BY DON SORCHYCH | APRIL 24, 2013
Al Neuharth R.I.P.
National news media gave extensive coverage to the death of Al Neuharth. Neuharth passed away at age 89. He was a long time CEO of Gannett Newspapers and the founder of USA Today.
While I was at Harris Corporation I often saw Neuharth because Harris built his text editing equipment and helped him establish satellite communication for printing around the country in the 80s.
Harris had the engineering and software expertise to do his text editing equipment, but unfortunately never had the marketing to become the word processer leader they could have become.
Al had an estate in Cocoa Beach, Fla. he named Pumpkin Center which had extensive beach footage.
I had a former activist friend in the fashion of Maricopa County resident Anna Marsolo. She never saw development she didn’t attack and try to stop. So he gave lots of press coverage of her successes.
As her children grew up she decided to become the first female vice president of Xerox. She soon became a sales manager and developed booming sales for Xerox.
Then she began getting calls from a reporter at Gannett. She feared a story about her activist accomplishments would damage her career with Xerox. She was friends with Neuharth’s second wife, State Senator Lori Wilson, and asked if I would go to Pumpkin Center and help plead her case with Neuharth.
Over cocktails at Pumpkin Center she laid out her fears. Neuharth listened intently and then said, “Don’t worry your pretty head. I will take care of it.” She never heard from any Gannett reporters again.
On the way home I inquired about whether a CEO should take action like that when he was preaching about honest journalism all the time.
A contemporary aside – she could not sell machines to the Melbourne Airport. She told me she visited with the airport manager, a crusty retired Navy captain. By the way, most four stripers are a big deal, except for Gabby Gifford’s husband. She asked why he wouldn’t replace his antique copy machines with her modern ones. He said, “Because I don’t like your politics.” I was on the Melbourne Airport Authority at the time and he confirmed the story with a chuckle. He was wrong, of course, and many of us told him so, but we all revered his work and accomplishments.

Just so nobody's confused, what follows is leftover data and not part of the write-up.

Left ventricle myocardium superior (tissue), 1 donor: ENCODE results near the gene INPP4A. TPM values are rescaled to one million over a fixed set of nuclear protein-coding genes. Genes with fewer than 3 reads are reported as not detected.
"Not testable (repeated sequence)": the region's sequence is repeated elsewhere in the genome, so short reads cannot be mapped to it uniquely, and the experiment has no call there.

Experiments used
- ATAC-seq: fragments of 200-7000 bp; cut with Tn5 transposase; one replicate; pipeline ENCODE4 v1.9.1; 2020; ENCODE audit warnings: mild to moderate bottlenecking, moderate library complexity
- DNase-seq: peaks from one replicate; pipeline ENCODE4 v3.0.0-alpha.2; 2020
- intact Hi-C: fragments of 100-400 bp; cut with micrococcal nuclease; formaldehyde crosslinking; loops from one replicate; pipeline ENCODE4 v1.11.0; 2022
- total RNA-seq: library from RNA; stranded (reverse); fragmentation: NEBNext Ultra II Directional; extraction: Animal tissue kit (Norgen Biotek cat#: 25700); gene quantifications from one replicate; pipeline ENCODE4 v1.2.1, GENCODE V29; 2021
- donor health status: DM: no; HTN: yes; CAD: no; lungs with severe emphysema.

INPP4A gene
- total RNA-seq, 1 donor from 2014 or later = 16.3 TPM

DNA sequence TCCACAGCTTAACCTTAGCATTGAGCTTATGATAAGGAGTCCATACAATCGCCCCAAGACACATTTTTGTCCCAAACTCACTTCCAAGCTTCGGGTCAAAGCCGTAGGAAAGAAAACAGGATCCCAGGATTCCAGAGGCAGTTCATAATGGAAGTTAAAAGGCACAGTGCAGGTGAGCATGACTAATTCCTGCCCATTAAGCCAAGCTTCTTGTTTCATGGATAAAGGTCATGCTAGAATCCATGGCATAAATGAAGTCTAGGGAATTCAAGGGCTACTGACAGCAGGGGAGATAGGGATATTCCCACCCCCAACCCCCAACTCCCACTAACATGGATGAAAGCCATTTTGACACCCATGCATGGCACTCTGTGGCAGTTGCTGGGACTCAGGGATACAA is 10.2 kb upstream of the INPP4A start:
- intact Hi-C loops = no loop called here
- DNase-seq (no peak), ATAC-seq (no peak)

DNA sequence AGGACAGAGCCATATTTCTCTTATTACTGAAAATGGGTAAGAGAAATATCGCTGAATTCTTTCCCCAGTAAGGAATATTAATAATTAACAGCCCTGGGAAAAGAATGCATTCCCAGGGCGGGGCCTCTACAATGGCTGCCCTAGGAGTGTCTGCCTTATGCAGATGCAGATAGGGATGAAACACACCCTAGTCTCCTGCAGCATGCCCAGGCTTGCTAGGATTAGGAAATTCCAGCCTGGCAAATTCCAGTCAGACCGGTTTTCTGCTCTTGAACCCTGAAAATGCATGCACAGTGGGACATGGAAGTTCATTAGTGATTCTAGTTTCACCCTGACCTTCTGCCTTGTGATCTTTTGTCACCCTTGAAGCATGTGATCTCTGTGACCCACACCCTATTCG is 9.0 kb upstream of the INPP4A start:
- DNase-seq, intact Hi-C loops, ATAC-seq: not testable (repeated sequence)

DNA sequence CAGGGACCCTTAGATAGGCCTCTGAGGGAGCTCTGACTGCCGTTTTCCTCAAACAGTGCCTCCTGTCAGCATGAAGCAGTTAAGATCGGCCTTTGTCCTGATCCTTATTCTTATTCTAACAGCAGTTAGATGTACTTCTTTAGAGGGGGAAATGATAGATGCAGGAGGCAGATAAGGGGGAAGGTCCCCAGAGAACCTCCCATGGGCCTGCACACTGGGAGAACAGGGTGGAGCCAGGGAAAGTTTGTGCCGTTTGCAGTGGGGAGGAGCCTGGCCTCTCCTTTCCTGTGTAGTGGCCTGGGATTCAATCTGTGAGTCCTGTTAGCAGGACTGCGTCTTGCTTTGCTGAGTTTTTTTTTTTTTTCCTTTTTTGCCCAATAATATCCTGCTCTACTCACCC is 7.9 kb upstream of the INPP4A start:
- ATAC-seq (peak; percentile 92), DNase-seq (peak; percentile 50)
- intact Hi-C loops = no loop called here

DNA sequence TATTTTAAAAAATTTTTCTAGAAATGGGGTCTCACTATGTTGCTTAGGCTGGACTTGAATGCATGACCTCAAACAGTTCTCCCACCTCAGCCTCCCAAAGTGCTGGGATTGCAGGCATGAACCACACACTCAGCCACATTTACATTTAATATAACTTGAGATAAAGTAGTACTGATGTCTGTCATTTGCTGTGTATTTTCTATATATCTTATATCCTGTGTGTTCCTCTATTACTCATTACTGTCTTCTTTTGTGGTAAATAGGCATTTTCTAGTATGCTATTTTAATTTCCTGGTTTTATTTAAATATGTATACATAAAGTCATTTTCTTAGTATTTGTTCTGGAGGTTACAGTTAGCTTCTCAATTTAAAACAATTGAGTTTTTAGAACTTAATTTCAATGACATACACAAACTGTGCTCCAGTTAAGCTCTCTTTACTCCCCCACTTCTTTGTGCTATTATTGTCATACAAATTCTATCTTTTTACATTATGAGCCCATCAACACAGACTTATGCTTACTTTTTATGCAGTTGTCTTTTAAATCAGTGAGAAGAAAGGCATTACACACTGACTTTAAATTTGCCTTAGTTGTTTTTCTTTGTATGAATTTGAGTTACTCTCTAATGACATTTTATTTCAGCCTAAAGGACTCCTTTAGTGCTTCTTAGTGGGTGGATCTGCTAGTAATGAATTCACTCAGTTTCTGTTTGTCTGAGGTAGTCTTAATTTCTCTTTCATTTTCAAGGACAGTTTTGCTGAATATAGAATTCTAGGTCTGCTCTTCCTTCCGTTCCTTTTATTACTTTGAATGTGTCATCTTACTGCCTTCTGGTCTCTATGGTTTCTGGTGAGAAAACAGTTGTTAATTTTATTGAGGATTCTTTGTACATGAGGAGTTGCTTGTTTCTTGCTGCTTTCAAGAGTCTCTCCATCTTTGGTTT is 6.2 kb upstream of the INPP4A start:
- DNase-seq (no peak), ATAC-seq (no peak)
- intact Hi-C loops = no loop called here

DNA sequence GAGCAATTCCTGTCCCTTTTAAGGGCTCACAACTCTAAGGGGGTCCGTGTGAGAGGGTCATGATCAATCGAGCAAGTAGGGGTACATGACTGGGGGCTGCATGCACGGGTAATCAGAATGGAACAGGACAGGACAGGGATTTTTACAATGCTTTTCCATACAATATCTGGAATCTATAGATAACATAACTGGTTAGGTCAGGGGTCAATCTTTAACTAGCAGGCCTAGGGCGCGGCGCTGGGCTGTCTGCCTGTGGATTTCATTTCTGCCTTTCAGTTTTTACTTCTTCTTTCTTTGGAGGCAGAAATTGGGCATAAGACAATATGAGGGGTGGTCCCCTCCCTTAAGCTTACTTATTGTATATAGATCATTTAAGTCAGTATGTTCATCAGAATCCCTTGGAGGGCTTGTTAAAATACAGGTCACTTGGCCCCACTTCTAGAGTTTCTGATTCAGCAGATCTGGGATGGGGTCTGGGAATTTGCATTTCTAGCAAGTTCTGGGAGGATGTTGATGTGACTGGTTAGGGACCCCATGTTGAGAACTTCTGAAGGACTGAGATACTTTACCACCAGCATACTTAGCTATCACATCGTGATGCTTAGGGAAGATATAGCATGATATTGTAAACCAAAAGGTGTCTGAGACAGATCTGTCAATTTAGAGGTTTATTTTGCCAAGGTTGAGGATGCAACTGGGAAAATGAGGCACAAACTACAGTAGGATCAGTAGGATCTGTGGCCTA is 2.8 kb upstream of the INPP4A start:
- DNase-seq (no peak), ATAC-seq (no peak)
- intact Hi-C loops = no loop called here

Neuharth was a bigger than life individual. I read his book, “Confessions of an S.O.B.” He pulled no punches and described himself almost honestly. He even provided in the book, unedited he said at the time, chapters about his first and second wives. Lori Wilson spared no punches and wrote, “That should have been a tip-off that Al was expecting bigger things of me (referring to his refusal to consider her using his last name). I realize now that maybe he never really wanted a wife so much as a power partner. He's charming, rich, challenging, and inspiring – a great catch, as long as you don't mind riding a roller coaster with a snake.''
We also had a close connection here.
Neuharth invited Karl Eller, a well known local entrepreneur, and his wife to visit Pumpkin Center. Eller had become a Gannett board member and Neuharth heard Eller and his wife discussing his plan to convince the board to make him CEO. Neuharth said in his book there was a malfunction of the intercom system but that the knowledge allowed him time to convince Eller to resign, and he did.
When KFNX 1100 AM (in our backyard) was being planned, the CEO was Eller’s right hand man. I asked him if the story of the malfunction was true; he said “Hell no.” He said he visited Pumpkin Center numerous times and heard maids chatting in guest rooms with the sound emanating from a library of books.
When Nueharth was involved with Harris Corp. he was scheming to get twice the bang for the buck. He started Florida Today while buying up all the weeklies in Brevard County and converting them to weekly shoppers. He planned to create state by state dailies but also the national paper which became USA Today so readers would have to buy both local and national versions to get their news. That idea didn’t work out, but USA Today did even though popular opinion was he would fail. After five years of losses he became profitable and USA Today is second only to the Wall Street Journal in circulation.
I have talked to publishers who compete with Gannett dailies and there is little to no respect for the brand. Neuharth’s long shadow permeates his legacies.
For example, look at the ultra liberal Arizona Republic. It once was a conservative paper until Gannett purchased it. Now it uses the word migrants to describe illegal aliens with no regard for the fact that illegals are costing us trillions, own our border, kill our border guards, bring in tons of illegal drugs and overwhelm our welfare systems.
Neuharth was a most interesting man but made no apologies for his lies, cheating and proving that sometimes the end justifies the means.
And his newspapers prospered in the past, although are troubled now.